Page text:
The history of such a country as France is of special difficulty in this respect as far as this country has a specific history which closely related to the social changes and cultural development in the whole world. Thus, to understand better the peculiarities of the formation of the modern France it is necessary to trace the development of its history from the earliest time till today. To do it as precise as possible, this paper will focus on the cultural developments that accompanied historical development of France and use the motion picture “Vatel” by Roland Joffe as one of the most reliable visual sources for this purpose.
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Thus, to begin with it is necessary to state that “Vatel” is the movie describing the events in France during the reign of Louis XIV who was the embodiment of the absolute monarchy for over 70 years in the 17th and 18th centuries. This period was one of the most glorious in the history of France due to the impulse it gave to arts and culture and to the particular customs and traditions that ruled the society during it, including the supreme and absolute power of the king and his ability to do everything without any control or fear of punishment, interest of the society in the material wealth and pleasure, etc. Louis XIV was the most powerful monarch that France ever seen and the film by Roland Joffe attempts to render the realities of his epoch as precise as possible (Vatel, 2000).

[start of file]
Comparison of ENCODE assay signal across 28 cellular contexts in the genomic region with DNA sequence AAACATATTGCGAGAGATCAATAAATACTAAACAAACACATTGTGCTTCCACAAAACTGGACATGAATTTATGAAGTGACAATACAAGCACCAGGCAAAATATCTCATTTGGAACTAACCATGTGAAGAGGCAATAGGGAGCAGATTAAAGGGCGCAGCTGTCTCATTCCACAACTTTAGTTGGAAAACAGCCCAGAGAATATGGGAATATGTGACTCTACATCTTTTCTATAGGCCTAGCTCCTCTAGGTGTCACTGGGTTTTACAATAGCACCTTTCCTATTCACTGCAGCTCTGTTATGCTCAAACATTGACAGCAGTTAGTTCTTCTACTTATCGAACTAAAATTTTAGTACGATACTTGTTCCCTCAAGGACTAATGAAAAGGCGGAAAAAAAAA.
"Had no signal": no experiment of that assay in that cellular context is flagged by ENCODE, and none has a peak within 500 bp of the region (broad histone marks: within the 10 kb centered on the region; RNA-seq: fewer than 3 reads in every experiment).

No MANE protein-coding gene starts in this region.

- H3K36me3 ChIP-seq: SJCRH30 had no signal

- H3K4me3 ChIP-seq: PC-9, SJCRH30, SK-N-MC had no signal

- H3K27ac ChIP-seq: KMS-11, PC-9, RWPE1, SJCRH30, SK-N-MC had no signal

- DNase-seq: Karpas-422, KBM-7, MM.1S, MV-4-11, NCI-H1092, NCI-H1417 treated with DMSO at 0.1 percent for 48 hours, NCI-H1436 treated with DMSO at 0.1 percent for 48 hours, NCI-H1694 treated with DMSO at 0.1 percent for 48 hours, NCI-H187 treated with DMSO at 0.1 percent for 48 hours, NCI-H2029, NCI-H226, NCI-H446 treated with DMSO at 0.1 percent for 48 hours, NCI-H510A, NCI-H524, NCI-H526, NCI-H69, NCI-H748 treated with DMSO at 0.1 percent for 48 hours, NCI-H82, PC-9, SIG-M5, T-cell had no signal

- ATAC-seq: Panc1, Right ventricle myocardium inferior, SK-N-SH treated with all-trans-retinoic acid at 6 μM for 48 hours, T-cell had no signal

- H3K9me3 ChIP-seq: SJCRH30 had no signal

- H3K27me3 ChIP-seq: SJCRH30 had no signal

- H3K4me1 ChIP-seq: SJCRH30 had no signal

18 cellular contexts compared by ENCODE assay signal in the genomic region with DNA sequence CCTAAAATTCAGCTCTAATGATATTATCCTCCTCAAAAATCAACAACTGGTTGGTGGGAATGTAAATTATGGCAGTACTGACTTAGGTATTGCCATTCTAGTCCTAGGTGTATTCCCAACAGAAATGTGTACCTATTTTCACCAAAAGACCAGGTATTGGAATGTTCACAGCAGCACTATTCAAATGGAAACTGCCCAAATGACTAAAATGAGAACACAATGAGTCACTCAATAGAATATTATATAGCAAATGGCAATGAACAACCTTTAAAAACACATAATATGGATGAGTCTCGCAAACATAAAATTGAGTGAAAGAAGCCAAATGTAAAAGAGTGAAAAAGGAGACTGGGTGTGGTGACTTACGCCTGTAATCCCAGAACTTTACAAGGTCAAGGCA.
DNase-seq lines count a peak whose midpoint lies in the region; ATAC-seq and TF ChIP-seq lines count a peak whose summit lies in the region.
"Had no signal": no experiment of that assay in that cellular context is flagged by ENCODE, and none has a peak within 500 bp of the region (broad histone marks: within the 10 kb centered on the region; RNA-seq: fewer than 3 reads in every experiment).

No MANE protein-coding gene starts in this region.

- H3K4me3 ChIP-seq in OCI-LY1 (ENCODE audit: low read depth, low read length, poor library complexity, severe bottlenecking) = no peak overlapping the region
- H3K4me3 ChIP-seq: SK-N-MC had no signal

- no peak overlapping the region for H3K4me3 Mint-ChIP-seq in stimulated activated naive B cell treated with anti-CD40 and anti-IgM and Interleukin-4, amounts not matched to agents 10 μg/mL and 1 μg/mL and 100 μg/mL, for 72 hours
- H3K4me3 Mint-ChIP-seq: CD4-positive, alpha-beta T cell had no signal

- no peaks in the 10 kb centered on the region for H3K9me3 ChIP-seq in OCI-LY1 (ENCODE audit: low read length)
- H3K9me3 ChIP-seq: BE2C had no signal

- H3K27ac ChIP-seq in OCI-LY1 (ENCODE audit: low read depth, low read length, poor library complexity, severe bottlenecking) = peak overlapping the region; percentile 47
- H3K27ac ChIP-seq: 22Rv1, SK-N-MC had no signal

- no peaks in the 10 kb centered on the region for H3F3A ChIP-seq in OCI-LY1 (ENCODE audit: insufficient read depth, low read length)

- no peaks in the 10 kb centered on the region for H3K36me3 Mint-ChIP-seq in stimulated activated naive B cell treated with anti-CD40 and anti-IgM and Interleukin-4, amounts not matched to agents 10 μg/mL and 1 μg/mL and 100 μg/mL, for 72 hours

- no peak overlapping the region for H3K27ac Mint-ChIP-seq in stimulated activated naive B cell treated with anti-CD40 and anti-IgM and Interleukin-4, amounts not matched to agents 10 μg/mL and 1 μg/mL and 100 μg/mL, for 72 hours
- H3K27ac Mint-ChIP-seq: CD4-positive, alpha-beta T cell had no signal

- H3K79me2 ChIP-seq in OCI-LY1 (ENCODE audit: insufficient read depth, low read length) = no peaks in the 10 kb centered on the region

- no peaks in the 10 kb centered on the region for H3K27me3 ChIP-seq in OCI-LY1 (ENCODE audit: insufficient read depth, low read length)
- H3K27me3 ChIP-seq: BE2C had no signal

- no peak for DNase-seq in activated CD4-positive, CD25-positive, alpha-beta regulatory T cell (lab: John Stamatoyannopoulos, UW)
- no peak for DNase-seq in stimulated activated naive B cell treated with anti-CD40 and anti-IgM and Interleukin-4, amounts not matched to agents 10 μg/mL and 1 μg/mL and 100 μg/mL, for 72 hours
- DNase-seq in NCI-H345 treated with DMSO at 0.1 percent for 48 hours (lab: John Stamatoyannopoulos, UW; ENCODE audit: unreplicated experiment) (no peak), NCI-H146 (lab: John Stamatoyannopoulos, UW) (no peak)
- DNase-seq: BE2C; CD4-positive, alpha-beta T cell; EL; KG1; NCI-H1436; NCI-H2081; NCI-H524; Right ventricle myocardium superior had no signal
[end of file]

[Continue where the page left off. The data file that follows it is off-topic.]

Thus, the film by Roland Joffe is a rather valuable source of information about the historical development of France and about one of its stages in particular. Consequently, almost every episode of this film is the reflection of the historical reality of the late 17th and early 18th centuries. However, the most impressive episode of the movie is the one depicting the arrival of the King to the estate of the Prince de Conde who went broke but was eager to make the King’s staying in his house unforgettable. Conde’s master of entertainment named Vatel is in charge of it and he does his work perfectly and the King leaves Conde’s estate impressed and willing to have Vatel as his own steward. In this episode of the movie it can be seen that the customs of the time were quite different from what modern France has nowadays. First of all, the monarchy is in the past and absolutism is the obsolete phenomenon for the French society.
Moreover, the clear traces of the transitions that France had to go through during its development can be seen in this episode of Joffe’s film. First of all, the absolute monarchy was not always typical of France, and there were times, for example in the Medieval period when kings of France, like Phillip II August, had less land in their possession than the most powerful nobles and barons. Furthermore, the French society, for example in the period of the Celtic rule was not as hedonistic as under Louis XIV. At the same time, the signs of the future transitions that France would have to face after Louis XIV are also seen in the film as people are already concerned with the unlimited power of a single person and first evidence of the coming Revolution can be observed in the thoughts and words by the film characters and Vatel in particular. Thus, the transition of the French society from one historical epoch to another one is evident in the film by Roland Joffe (Vatel, 2000).